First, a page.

Volume 75, Number 47 | April 12 - 18 2006

For the love of a country — and poet Elizabeth Bishop

By Jerry Tallmer

Photo by James Leynse.
Amy Irving in the one-woman play “A Safe Harbor for Elizabeth Bishop,” by Marta Góes.
Five takes from the life (lives) of a woman (two women) who fell in love with Brazil.

1. Elizabeth Bishop, a traveler from the north, is staying for a few days by invitation in the otherwise unoccupied Rio de Janeiro apartment of Lota Macedo Soares, a Brazilian whom Miss Bishop has met in New York. In that pied-à-terre the visitor has been made to feel like a movie star. The year is 1952.

Calder! I have a Calder to keep me company at breakfast. Oh, and the maids! ‘Would you like me to turn down your bed?’ ‘Do you have anything to be washed?’ … Oh God, what if they think I’m a celebrity in the States. ‘Oh, you must be the American writer, Lota’s friend,’ said the woman who telephoned. ‘Oh, you are the American poet.’

The American poet! Me!? Ladies, you should know that … Well, the truth is, I’m 40 years old and have only had one book published to date because … because, well, American publishers don’t care too much about poetry.

2. Later that same year. Lota’s bedroom in the new, modern house Lota has designed at tiny Samambia, about an hour from Rio. Elizabeth wakes, stretches, wearing only a man’s shirt, as Lota runs a bath in the bathroom.

Close, close all night
the lovers keep.
They turn together
in their sleep,
close as two pages
in a book
that read each other
in the dark.
Each knows all
the other knows
learned by heart
from head to toes.

“I have fallen in love. I can’t live without Lota. I can’t be a single moment away from her. It’s your fault you know, Lota! You seduced me! You did! You stared at me so blatantly, no subtlety at all … I’ve never felt so loved, so much pleasure. Lota, I want to get into the tub with you.”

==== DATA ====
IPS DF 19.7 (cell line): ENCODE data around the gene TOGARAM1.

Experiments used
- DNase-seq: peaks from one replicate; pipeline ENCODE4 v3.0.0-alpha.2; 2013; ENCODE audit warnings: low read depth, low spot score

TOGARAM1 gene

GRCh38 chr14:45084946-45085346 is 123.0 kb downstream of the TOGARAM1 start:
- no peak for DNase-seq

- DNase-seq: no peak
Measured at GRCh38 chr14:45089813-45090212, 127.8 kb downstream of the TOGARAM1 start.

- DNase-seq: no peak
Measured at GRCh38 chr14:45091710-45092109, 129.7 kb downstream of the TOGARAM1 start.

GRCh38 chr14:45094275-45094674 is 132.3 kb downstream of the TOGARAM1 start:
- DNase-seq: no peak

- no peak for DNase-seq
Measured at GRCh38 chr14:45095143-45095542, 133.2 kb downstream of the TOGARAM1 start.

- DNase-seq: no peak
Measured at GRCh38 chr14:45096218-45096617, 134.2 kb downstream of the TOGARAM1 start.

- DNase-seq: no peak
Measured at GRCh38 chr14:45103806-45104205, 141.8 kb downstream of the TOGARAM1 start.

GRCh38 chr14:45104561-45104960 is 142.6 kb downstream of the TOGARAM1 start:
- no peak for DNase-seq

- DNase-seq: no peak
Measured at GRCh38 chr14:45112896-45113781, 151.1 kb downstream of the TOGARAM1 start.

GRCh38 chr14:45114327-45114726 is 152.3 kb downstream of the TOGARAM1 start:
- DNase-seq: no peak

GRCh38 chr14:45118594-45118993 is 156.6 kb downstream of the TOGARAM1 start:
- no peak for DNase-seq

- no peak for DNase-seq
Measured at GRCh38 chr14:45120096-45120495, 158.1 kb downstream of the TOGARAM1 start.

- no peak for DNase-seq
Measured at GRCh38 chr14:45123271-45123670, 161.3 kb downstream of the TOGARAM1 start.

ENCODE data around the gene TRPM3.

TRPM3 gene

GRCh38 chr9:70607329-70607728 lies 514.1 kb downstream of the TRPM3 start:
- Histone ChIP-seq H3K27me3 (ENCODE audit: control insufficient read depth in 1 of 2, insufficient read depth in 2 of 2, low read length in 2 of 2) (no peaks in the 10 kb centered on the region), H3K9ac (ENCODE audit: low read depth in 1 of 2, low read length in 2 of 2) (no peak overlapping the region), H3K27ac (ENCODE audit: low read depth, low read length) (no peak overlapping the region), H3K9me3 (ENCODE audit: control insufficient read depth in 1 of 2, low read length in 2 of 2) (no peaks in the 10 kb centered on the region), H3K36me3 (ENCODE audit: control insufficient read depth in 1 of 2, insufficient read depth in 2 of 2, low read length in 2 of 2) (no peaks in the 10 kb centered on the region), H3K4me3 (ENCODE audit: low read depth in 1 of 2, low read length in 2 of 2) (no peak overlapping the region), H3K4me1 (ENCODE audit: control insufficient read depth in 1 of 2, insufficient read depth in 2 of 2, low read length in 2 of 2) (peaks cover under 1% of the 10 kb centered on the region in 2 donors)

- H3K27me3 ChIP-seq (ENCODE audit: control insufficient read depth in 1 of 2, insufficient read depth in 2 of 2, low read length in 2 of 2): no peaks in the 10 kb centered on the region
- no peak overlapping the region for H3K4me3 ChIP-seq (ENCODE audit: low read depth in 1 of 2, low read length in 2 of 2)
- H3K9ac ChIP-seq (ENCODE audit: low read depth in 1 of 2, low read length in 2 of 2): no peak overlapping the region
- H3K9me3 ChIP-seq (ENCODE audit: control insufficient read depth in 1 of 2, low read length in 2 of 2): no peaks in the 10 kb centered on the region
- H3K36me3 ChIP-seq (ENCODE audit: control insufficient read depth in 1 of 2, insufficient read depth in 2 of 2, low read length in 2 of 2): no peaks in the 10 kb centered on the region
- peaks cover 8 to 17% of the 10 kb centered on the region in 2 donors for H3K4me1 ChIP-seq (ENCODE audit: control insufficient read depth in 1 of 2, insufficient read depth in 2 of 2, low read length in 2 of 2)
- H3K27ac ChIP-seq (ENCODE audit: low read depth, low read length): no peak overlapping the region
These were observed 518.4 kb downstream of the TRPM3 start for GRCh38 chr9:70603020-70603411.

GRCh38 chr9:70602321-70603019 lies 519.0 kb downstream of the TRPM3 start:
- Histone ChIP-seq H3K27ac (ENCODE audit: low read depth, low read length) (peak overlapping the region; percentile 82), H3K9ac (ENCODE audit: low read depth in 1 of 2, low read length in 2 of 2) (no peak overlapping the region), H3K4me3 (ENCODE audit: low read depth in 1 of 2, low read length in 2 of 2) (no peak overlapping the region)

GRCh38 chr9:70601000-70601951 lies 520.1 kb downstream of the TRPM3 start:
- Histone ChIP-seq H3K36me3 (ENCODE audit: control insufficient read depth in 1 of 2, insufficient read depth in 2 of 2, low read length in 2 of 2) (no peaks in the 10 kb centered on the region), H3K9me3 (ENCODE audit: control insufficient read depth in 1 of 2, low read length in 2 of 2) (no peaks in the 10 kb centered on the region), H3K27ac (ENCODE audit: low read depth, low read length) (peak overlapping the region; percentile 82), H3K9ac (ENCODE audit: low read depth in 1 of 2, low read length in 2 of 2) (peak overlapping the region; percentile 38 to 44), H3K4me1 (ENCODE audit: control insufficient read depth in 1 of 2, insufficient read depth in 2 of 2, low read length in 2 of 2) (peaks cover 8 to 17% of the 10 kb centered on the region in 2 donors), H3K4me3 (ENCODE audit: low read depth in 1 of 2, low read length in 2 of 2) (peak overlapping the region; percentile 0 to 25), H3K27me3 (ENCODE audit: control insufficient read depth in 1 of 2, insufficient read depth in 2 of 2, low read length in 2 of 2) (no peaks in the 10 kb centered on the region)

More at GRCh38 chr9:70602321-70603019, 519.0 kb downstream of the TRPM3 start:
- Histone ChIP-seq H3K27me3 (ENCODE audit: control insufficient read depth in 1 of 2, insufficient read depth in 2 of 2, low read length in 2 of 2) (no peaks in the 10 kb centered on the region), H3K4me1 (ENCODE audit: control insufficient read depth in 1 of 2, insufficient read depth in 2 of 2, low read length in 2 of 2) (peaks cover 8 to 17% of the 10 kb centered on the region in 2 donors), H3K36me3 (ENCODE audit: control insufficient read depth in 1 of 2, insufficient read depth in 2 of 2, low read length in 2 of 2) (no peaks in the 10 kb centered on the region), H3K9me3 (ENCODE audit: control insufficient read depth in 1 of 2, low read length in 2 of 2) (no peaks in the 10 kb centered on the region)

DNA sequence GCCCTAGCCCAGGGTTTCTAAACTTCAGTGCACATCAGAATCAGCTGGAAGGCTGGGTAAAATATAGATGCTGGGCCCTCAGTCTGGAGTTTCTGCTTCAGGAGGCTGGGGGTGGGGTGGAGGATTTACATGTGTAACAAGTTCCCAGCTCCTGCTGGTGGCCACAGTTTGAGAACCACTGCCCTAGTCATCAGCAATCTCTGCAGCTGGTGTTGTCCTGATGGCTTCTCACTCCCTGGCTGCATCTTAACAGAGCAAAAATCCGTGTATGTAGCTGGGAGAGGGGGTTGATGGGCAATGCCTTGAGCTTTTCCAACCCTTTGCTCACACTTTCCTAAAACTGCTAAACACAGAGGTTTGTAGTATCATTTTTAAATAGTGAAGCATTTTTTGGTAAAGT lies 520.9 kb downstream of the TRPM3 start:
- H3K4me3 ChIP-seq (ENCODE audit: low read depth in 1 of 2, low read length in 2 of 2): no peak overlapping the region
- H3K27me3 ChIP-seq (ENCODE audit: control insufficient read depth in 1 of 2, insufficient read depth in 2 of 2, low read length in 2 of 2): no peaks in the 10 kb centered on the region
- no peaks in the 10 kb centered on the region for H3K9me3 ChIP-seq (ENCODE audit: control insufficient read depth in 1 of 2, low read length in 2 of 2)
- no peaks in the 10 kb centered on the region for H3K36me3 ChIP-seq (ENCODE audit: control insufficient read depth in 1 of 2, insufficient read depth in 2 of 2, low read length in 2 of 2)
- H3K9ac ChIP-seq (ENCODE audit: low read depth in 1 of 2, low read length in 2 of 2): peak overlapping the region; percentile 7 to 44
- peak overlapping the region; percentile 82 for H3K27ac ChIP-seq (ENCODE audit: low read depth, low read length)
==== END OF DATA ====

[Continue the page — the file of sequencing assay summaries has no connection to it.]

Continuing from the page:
3. Samambia studio, 1956. At the telephone:

 “Yes, Elizabeth falando. Jornal Globo? A reporter? Parabens? Congratulations for what? Que premio? You must be joking! This must be one of your Brazilian gracinhas! I have not received any prize, o contrario! Just a very bad review of my last book. Hola, senor? Are you serious? Political prize? No, definitely not. There must be some mistake. I have no political connections … What? Police prize? Pulitzer Prize! Pulitzer Prize??? Who told you that? A telegram from the Associated Press? Half an hour ago … ”
4. Amy Irving, stage and screen star, her lovely serious pointy-chin face crowned by a forest of golden ringlets, has just finished a post-rehearsal stoking at Fiorello’s — across the way, as it happens, from the Lincoln Center where her father, the late Jules Irving, once (with Herbert Blau) ran the show.

 “Well,” she says, “I was married to a Brazilian. That’s how this whole thing happened. I fell in love with a Brazilian and a culture and a country, just like Elizabeth Bishop.”

The piece under rehearsal is the no less lovely “A Safe Harbor for Elizabeth Bishop,” by Brazil’s Marta Góes, as presented (in English) by Primary Stages and Mahega Productions, directed by Richard Jay-Alexander, and performed by Amy Irving in its New York City premiere, now through April 30 at 59E59 Theaters.

The Brazilian whom Ms. Irving fell in love with, married, and has recently divorced, is film director Bruno Barreto. They have one son (“my Brazilian son”), 15-year-old Gabriel. Twenty-year-old son Max is the product of an earlier marriage to another director, name of Steven Spielberg.

It was in fact at a book sale at the Fieldston School in this city, when Max was there in the 9th grade, that Amy Irving first came across a copy of the collected poems of Elizabeth Bishop, and bought it. But that was some few years before the present work came into her hands.